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For safety's sake
by Asa Butcher
Issue 16
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Some of you may have seen the full-length version of this old email forward, but here is an edited highlight for the unacquainted:

"For those born 1930-1979:

We survived being born to mothers who smoked and/or drank while they were pregnant. We were put to sleep on our tummies in baby cribs covered with bright coloured lead-based paints. We had no childproof lids on medicine bottles, doors or cabinets and we rode our bikes without helmets. We would ride in cars with no car seats, booster seats, seat belts or air bags. We fell out of trees, got cut, broke bones and teeth and there were no lawsuits from these accidents. The idea of a parent bailing us out if we broke the law was unheard of. They actually sided with the law!"

I usually delete most email forward without thinking, but this one caught my eye because we had just begun outfitting our home with safety gear in order to protect our young daughter. Part of me wanted to safeguard my inquisitive precious girl, but another part didn't want to wrap her in cotton wool and make her seem too fragile for the world in which we live.

How far is too far when it comes to protecting your child from the dangers in your home, garden, street, neighbourhood or county? You walk a line of mollycoddling and neglect; it is a fine balance between securing the obvious dangers and then relying upon your parenting skills to guide the child past the rest. For example, you can easily child lock the cupboard containing the household cleaners and cover the electrical sockets, but should you invest in soft corners for the coffee table or even buy an infant crash helmet?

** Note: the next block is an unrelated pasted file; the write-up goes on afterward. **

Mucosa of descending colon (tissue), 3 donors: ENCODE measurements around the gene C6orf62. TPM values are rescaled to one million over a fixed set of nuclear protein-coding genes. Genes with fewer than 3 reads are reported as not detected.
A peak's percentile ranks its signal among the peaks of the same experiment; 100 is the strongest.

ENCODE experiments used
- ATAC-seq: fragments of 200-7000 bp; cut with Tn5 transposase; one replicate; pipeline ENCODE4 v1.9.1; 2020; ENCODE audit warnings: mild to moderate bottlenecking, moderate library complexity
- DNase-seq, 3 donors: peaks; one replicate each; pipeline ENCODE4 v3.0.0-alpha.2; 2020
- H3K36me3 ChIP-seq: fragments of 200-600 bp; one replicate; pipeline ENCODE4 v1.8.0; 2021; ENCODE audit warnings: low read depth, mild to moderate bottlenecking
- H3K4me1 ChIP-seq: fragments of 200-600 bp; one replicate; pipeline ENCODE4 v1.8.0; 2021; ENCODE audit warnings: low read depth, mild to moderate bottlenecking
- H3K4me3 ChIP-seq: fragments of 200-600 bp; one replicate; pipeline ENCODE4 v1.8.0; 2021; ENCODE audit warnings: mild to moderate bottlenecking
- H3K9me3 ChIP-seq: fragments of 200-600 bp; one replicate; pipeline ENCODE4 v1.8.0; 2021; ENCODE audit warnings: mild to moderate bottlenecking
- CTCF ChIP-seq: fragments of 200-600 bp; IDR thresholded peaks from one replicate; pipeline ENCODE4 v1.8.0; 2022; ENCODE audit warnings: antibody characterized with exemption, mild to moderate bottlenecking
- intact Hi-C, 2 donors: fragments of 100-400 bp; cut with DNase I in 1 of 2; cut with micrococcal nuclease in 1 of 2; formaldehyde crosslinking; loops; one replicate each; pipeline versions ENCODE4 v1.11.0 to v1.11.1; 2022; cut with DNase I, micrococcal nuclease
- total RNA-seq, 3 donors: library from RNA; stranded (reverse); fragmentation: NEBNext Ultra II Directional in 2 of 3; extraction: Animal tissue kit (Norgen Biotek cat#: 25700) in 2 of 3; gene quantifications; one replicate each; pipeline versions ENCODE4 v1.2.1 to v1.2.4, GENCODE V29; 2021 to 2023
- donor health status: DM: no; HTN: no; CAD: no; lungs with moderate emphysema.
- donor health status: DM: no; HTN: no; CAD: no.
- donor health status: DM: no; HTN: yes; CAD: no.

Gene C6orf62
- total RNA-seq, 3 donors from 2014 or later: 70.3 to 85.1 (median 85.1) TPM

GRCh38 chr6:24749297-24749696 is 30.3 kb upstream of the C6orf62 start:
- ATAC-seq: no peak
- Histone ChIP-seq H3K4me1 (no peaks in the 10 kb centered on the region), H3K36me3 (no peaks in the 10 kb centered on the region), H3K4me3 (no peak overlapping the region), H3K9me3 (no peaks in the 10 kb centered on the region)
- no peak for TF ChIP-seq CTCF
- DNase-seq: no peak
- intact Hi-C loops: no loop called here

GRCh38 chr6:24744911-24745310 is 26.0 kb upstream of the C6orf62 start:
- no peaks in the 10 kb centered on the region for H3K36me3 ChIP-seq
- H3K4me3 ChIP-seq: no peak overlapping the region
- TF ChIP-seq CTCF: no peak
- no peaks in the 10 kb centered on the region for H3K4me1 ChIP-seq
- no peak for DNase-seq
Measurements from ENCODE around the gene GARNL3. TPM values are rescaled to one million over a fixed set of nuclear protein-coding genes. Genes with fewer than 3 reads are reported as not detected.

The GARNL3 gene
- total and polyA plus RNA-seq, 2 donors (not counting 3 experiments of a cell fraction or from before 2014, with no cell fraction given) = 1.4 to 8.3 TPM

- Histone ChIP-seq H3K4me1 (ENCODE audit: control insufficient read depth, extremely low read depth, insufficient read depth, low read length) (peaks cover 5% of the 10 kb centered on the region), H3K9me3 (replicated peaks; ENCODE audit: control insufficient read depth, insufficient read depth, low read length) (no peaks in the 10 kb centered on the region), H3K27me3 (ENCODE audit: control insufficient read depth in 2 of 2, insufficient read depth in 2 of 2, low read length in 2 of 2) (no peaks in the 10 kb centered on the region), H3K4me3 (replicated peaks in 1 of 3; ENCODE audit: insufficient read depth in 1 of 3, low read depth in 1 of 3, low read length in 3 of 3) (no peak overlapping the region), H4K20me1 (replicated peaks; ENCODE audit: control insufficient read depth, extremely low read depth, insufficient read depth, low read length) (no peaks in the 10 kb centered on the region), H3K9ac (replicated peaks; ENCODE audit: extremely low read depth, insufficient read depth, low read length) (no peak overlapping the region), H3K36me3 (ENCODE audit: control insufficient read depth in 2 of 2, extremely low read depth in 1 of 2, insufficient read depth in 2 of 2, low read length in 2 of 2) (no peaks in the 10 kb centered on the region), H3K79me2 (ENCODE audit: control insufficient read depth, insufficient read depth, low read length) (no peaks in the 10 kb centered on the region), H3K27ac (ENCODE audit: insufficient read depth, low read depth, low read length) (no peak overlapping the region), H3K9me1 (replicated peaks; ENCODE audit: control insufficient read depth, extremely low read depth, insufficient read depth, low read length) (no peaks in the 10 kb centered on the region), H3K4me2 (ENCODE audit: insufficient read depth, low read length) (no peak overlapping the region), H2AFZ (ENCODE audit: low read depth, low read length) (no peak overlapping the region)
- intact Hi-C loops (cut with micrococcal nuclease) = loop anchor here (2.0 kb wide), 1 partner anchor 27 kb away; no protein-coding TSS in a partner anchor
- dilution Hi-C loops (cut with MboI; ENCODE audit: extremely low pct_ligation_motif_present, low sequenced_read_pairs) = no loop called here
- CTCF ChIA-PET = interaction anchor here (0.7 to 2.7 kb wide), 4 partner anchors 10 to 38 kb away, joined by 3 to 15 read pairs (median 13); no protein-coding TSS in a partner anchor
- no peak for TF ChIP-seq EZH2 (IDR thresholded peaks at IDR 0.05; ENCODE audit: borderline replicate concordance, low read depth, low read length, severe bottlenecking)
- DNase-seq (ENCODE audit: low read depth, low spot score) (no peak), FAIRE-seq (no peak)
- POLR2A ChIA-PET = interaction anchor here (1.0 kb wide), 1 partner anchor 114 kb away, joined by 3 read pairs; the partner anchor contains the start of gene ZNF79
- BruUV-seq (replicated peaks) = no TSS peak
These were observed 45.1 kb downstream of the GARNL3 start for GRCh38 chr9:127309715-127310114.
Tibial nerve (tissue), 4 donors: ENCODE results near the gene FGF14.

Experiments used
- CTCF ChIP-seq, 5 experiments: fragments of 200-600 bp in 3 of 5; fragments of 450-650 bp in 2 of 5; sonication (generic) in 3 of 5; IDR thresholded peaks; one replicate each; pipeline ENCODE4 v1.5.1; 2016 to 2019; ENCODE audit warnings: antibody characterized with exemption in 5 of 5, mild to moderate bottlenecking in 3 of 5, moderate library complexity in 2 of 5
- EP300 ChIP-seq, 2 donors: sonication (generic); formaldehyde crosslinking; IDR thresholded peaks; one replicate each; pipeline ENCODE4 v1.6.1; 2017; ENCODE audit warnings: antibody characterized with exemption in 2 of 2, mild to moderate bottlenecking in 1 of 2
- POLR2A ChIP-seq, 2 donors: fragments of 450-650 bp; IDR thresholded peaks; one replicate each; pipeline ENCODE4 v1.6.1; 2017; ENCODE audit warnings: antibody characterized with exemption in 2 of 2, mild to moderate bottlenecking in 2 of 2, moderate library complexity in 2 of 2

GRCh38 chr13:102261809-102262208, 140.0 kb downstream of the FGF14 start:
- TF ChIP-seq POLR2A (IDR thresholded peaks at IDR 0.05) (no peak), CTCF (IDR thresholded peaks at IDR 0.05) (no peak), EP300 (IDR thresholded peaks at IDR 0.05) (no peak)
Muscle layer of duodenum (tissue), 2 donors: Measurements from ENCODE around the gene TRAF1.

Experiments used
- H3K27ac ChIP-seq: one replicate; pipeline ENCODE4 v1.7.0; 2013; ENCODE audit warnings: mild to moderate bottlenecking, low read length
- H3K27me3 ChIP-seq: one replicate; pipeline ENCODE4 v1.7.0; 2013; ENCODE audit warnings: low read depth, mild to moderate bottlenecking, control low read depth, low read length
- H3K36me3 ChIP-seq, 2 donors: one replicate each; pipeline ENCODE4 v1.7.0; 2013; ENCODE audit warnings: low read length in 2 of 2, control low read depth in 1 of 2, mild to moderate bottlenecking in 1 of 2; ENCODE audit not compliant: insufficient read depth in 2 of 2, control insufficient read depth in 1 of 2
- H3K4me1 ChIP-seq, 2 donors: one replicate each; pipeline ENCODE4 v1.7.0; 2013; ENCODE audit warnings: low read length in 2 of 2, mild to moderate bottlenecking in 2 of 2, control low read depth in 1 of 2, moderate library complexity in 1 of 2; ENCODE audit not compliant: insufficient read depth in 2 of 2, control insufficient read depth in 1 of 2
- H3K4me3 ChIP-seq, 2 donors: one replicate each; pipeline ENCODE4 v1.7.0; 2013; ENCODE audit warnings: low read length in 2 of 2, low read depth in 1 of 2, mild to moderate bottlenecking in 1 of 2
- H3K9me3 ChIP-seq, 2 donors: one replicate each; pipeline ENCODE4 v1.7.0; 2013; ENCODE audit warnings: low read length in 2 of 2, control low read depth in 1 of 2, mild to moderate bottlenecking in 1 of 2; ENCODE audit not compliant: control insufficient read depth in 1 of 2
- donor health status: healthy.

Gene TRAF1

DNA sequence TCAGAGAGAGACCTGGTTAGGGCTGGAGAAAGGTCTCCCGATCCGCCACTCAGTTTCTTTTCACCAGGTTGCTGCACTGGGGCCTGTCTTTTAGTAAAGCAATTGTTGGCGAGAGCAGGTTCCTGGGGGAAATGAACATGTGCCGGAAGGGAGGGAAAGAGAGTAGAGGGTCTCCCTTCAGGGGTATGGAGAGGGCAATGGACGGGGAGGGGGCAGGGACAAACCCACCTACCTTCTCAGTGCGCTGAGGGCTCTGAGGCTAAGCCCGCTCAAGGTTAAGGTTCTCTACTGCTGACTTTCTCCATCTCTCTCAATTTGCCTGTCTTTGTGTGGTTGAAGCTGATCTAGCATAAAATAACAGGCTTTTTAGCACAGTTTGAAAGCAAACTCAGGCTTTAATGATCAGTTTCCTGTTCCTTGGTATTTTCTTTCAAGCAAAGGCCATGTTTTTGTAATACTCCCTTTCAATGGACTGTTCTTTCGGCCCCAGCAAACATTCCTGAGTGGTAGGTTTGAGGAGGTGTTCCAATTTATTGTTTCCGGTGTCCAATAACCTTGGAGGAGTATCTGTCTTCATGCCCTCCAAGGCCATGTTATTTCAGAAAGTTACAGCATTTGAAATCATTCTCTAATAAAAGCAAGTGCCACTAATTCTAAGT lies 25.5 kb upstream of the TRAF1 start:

The range of safety gear is overwhelming and it is a game of conscience while stood in the baby section of the store. The guilt surges through your parenting nervous system and your hand clutches tighter to your wallet, but then you read the above email forward and begin to consider how much of this is necessary.

There is no way you will ever eliminate all the dangers of the house. All you have to do is remember the stories about your own childhood accidents and think how they could have been anticipated or even prevented. The problem that many parents face is the do-gooder neighbour or friends who spots a bruise or scratch on a baby and does their duty by informing social services.

It is the overzealous and suspicious nature of social services and not the neighbour's fault at what can then occur. I have been told many stories about false accusations and parents defending themselves against lies. One friend told me that Finland's social services find it suspicious if a baby under twelve months has a bruise and will investigate, which is unbelievable considering our daughter began walking at eleven months and moved with the grace of a drunkard.

Bumps, bruises and scratches are an everyday occurrence for babies and children, but we now live in an over-protective world that some say is good and others bad, either way we must negotiate our way without the bureaucracy overruling our parental gut feelings. For those born from 1930 to 1979 the world has become a vastly different place with more dangers lurking around every corner, but becoming nostalgic over email forwards will not help matters.

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